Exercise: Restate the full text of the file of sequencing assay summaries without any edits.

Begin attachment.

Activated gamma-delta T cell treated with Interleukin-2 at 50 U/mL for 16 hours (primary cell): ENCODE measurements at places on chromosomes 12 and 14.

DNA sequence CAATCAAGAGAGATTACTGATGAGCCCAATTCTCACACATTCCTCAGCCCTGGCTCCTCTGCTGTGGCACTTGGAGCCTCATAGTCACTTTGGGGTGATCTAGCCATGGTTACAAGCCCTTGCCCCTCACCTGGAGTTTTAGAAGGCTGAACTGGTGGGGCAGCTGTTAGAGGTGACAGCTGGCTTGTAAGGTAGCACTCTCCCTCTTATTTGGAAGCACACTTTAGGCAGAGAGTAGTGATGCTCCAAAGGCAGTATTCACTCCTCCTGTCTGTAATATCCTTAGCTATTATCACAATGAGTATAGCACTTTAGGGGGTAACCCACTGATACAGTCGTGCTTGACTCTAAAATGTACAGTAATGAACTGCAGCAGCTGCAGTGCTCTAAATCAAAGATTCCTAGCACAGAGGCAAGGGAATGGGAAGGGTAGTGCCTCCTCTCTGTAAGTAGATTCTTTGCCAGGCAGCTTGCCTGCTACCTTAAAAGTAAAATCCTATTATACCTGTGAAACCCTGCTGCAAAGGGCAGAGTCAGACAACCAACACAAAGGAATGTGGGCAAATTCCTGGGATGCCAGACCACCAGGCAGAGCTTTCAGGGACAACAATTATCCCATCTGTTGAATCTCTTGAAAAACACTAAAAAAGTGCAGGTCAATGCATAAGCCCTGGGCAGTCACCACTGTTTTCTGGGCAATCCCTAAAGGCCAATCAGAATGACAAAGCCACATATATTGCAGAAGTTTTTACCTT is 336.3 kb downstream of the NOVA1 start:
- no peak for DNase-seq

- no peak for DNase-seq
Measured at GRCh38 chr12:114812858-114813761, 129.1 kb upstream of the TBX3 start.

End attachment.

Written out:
Activated gamma-delta T cell treated with Interleukin-2 at 50 U/mL for 16 hours (primary cell): ENCODE measurements at places on chromosomes 12 and 14.

DNA sequence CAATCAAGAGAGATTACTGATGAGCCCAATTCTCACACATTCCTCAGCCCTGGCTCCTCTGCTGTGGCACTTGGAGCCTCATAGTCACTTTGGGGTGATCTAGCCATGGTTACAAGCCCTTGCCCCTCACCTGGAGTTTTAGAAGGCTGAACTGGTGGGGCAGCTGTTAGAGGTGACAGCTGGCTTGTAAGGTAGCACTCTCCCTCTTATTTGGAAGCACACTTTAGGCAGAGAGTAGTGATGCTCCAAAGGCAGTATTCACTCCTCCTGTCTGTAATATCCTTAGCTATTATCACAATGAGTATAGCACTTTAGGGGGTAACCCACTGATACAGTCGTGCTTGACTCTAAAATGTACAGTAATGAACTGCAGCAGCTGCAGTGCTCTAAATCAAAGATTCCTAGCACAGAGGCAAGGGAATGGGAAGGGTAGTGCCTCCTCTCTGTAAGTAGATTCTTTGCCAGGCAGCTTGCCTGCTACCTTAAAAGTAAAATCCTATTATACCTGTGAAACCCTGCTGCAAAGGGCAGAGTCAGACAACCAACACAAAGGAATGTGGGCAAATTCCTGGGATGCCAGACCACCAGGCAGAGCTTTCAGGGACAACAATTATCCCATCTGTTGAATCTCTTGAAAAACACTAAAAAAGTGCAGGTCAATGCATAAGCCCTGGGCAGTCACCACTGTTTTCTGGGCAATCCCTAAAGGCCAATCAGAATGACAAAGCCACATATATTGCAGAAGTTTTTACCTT is 336.3 kb downstream of the NOVA1 start:
- no peak for DNase-seq

- no peak for DNase-seq
Measured at GRCh38 chr12:114812858-114813761, 129.1 kb upstream of the TBX3 start.